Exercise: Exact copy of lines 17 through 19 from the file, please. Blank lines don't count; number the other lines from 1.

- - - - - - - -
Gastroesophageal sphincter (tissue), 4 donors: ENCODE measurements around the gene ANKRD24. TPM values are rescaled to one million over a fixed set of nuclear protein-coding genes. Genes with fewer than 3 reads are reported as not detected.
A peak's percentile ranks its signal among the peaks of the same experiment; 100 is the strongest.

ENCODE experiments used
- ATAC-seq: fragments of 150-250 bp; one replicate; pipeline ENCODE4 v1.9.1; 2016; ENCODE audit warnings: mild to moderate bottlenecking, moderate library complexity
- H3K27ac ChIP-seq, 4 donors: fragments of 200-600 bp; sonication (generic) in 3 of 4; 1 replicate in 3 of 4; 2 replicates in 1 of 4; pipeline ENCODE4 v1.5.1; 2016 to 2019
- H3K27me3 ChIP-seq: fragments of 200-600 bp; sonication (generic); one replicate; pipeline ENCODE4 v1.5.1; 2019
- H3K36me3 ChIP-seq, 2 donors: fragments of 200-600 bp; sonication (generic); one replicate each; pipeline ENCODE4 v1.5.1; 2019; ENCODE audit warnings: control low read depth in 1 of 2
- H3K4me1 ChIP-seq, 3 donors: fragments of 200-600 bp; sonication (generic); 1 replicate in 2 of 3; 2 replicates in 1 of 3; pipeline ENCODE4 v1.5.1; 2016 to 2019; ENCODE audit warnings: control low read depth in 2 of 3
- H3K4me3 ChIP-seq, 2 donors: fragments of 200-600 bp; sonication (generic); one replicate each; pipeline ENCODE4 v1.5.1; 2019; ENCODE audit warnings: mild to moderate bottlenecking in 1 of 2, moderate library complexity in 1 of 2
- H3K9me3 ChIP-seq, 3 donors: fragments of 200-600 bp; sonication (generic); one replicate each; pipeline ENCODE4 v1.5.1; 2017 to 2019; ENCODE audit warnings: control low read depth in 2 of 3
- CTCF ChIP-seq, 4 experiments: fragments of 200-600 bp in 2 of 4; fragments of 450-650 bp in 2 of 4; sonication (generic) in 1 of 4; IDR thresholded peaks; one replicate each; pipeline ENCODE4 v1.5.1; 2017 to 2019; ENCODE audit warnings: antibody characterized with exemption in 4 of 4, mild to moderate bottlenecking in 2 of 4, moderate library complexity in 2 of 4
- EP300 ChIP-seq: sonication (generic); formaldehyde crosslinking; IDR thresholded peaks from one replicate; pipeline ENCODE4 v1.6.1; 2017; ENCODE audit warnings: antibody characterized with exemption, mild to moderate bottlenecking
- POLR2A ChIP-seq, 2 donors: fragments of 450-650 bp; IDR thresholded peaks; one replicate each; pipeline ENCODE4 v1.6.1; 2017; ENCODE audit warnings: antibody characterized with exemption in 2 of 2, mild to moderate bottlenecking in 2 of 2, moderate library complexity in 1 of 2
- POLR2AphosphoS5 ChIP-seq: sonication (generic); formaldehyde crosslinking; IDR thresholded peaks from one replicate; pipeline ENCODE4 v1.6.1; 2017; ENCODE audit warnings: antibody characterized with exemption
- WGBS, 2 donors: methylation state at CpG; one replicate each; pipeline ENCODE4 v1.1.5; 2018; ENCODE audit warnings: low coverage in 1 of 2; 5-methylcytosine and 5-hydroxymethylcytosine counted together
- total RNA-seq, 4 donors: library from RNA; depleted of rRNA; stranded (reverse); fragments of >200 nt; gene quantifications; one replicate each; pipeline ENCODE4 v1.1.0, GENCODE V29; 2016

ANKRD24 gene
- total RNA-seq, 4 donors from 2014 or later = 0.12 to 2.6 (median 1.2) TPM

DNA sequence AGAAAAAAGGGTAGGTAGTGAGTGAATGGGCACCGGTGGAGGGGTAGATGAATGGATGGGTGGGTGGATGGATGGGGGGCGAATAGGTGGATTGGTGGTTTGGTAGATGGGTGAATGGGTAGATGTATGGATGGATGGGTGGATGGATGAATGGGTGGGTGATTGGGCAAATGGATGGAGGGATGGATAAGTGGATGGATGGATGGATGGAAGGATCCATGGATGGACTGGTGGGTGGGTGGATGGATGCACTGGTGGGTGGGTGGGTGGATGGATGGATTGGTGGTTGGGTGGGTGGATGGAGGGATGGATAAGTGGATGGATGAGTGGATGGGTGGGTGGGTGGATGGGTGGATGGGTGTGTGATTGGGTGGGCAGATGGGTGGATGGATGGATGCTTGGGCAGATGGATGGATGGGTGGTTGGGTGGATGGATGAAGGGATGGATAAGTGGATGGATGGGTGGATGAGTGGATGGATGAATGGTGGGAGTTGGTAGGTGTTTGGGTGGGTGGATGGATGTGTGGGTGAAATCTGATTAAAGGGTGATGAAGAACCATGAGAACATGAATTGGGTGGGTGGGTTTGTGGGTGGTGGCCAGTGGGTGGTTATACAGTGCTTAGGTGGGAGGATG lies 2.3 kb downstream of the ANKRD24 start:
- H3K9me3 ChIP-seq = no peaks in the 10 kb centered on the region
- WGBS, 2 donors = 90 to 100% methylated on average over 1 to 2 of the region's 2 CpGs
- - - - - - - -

ANKRD24 gene
- total RNA-seq, 4 donors from 2014 or later = 0.12 to 2.6 (median 1.2) TPM

DNA sequence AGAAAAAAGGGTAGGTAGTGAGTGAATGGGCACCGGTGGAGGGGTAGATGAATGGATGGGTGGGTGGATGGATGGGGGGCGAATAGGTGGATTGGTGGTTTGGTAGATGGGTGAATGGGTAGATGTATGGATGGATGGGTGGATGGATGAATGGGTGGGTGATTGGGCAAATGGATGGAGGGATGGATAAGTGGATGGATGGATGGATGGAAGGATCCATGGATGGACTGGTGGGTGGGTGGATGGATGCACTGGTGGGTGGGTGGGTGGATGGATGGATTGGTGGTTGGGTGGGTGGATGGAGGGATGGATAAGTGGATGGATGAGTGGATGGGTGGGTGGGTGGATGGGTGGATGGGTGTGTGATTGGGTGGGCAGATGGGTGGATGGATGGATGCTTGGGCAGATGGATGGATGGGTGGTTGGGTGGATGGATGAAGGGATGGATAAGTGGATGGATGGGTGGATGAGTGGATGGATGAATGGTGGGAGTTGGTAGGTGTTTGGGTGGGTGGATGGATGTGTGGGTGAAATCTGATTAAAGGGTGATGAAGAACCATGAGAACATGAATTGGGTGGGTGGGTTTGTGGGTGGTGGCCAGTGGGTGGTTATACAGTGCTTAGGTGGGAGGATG lies 2.3 kb downstream of the ANKRD24 start: